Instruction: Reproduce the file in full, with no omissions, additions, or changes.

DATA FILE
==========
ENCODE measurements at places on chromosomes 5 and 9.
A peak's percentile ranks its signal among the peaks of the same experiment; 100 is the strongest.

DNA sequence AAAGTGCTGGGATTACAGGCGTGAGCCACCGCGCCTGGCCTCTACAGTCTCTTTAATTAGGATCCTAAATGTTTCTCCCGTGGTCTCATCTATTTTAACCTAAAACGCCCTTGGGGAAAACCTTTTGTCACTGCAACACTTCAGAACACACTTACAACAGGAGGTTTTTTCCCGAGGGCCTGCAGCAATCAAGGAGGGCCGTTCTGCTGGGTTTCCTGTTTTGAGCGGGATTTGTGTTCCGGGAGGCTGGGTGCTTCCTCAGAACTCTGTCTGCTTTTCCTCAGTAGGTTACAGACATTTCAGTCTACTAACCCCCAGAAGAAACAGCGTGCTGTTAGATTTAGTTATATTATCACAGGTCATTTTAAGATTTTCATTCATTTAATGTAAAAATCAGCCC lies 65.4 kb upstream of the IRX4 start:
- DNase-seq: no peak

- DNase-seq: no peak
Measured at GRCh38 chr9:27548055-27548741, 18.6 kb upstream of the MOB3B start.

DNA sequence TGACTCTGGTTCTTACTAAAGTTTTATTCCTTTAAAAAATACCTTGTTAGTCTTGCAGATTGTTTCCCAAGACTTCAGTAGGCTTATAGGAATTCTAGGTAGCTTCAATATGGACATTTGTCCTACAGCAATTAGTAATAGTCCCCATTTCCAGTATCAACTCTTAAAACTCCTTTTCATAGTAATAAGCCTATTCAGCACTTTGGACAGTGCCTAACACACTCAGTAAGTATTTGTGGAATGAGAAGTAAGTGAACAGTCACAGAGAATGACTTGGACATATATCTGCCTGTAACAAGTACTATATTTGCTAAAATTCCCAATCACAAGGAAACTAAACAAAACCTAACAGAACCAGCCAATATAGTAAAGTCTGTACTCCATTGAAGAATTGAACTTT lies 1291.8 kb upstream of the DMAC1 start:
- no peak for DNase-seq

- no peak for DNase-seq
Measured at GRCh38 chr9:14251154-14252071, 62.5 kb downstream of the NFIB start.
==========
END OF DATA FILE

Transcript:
ENCODE measurements at places on chromosomes 5 and 9.
A peak's percentile ranks its signal among the peaks of the same experiment; 100 is the strongest.

DNA sequence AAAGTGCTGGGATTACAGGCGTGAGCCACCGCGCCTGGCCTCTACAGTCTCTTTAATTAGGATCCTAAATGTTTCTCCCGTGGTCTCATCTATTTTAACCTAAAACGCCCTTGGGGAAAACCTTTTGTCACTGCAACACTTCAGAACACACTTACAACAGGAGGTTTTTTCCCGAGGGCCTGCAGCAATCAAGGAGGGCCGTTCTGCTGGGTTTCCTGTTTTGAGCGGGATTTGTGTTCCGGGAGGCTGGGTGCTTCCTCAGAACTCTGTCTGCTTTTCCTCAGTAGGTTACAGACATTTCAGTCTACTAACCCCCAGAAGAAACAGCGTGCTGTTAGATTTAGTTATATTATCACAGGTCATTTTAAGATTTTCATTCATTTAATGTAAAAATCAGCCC lies 65.4 kb upstream of the IRX4 start:
- DNase-seq: no peak

- DNase-seq: no peak
Measured at GRCh38 chr9:27548055-27548741, 18.6 kb upstream of the MOB3B start.

DNA sequence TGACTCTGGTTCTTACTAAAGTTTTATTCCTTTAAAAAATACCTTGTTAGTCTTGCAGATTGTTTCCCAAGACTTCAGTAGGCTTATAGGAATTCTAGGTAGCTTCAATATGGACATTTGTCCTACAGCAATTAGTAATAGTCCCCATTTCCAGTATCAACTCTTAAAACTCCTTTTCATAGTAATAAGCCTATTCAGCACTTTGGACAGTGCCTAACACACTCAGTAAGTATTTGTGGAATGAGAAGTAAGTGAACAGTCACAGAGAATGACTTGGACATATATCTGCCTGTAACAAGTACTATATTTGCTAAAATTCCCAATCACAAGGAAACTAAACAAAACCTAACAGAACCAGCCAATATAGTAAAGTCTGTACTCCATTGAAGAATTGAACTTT lies 1291.8 kb upstream of the DMAC1 start:
- no peak for DNase-seq

- no peak for DNase-seq
Measured at GRCh38 chr9:14251154-14252071, 62.5 kb downstream of the NFIB start.